In 2015 the haematology and oncology directorate introduced the role of the Advanced Clinical Practitioner (ACP). A nurse practitioner with an extensive background within the speciality was tasked with setting up the service. A further trainee ACP post was created; both posts were fixed term posts for 2 years.
1) Gain the necessary academic qualifications to undertake the role 2) Gain competence in clinical procedures; some of which previously undertaken by SpRs 3) Support off shore haematology clinic in the Channel Islands as well as set up telephone clinics in Birmingham 4) Ensure protocols in place to adhere to clinical governance framework 5) Audit practice and prove ‘worth of role’ to secure substantive funding Both ACPs completed the PG Cert in Advanced clinical practice at Warwick medical school and as they had both already obtained MSc programmes and were qualified non-medical prescribers this was the only academic work required. Procedure competency was required in order to undertake: Lumbar punctures Bone Marrow Biopsies PICC line insertions and Hickman line removals. Competency in prescribing chemotherapy and blood products Both ACPs were required to maintain chemotherapy administration and apheresis competencies. The trainee ACP focussed primarily on setting up haematology clinics whilst the senior ACP set up clinics in oncology in Birmingham and haematology in the Channel Islands.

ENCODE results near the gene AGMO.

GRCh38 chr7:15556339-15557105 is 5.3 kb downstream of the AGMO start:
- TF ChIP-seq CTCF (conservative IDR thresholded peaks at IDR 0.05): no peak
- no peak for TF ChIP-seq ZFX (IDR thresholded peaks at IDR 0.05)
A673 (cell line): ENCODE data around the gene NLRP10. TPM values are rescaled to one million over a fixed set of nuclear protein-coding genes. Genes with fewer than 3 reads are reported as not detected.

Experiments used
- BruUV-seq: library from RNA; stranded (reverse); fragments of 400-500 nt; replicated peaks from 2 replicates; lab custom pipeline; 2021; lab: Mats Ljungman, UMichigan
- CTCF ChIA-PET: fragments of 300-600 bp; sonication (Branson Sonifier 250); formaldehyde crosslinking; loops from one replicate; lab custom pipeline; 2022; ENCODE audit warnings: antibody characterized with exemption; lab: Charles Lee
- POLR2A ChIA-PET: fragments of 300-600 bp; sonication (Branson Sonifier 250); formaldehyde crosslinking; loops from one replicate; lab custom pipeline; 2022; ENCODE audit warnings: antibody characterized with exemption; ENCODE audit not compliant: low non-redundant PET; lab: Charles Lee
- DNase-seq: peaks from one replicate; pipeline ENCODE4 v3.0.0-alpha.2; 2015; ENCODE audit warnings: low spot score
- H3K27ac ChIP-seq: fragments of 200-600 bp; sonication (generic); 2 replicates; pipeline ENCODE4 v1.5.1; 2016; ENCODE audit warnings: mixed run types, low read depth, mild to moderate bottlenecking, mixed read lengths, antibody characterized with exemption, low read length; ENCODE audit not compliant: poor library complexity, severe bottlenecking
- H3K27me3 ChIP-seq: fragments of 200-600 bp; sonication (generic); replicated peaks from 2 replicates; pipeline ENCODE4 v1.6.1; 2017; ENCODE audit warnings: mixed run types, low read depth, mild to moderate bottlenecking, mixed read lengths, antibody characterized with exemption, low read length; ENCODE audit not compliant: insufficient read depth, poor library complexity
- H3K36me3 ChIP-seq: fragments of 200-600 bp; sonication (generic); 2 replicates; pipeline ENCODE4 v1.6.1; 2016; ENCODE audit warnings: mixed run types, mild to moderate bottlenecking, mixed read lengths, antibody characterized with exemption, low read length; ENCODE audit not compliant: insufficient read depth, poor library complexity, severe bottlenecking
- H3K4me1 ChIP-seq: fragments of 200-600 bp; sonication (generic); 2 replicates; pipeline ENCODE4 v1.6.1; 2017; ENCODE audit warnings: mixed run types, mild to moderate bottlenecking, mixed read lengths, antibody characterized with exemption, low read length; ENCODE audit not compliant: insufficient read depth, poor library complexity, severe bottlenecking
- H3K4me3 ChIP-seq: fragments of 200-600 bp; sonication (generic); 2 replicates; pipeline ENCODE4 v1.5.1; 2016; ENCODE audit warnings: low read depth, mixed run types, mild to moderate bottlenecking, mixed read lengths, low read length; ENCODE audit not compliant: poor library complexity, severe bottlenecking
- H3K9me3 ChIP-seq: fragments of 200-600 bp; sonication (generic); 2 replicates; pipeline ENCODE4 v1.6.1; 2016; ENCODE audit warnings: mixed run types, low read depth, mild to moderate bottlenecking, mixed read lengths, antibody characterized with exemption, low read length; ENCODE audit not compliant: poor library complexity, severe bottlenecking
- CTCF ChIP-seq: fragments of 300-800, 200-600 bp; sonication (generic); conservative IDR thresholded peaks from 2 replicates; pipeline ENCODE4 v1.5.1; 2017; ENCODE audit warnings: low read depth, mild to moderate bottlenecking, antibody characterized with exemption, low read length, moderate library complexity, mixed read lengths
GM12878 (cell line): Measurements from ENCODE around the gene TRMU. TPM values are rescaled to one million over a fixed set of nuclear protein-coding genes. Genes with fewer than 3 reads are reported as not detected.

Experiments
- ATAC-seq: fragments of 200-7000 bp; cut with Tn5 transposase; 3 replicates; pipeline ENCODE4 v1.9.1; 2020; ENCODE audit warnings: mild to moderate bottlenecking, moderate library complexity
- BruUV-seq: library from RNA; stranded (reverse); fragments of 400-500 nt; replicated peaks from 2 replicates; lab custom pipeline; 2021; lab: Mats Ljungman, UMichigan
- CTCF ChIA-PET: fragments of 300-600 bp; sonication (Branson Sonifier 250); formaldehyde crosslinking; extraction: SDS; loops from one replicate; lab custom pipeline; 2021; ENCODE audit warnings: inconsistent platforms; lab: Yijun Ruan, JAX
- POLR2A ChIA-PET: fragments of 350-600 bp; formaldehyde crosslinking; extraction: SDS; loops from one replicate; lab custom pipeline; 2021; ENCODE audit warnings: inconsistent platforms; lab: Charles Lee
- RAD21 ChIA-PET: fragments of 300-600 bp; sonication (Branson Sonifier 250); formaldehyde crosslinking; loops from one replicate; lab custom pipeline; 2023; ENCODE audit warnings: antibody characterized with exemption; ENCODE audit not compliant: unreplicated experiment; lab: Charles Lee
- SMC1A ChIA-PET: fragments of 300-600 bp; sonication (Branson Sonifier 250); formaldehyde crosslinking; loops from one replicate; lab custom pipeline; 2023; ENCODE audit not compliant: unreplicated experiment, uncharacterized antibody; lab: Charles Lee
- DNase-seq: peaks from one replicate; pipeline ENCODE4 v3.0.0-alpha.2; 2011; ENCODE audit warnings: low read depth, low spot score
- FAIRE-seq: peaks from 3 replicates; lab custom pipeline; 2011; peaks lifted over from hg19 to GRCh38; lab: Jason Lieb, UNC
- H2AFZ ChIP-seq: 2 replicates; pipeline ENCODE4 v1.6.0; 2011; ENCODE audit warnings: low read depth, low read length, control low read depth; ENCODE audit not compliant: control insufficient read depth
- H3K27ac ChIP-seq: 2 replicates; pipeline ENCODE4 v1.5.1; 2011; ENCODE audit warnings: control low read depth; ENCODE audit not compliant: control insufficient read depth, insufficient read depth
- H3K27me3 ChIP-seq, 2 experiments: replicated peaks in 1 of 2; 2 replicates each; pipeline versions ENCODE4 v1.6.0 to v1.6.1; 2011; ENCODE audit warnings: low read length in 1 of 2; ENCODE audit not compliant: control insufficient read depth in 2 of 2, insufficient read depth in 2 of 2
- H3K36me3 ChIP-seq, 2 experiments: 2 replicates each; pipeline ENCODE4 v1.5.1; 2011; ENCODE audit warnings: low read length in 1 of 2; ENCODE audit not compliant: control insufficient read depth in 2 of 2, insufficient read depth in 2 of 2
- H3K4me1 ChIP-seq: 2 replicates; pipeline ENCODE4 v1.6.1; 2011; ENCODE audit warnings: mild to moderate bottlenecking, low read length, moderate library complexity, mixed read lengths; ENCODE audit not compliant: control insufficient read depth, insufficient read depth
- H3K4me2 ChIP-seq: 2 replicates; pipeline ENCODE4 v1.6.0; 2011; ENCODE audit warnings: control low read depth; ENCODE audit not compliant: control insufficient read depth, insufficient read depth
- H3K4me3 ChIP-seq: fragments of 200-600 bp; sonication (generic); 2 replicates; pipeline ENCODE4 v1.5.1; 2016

Within 12 months of setting up the service the trainee ACP achieved all of her competencies and both posts have been made substantive. Both ACPs are undertaking procedures autonomously, running clinics, prescribing chemotherapy, reviewing patients presenting unwell and function at an advanced level within the MDT.
Not without its challenges, yet hugely rewarding; plans are already afoot to learn further procedures including the insertion of arm portacaths, perform skin biopsies and paracentesis. Advancing the role of the ANP in cancer nursing has proven to be fundamental in supporting patients throughout the illness trajectory and well received by both clinicians and patients alike.
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The author has declared no conflicts of interest.
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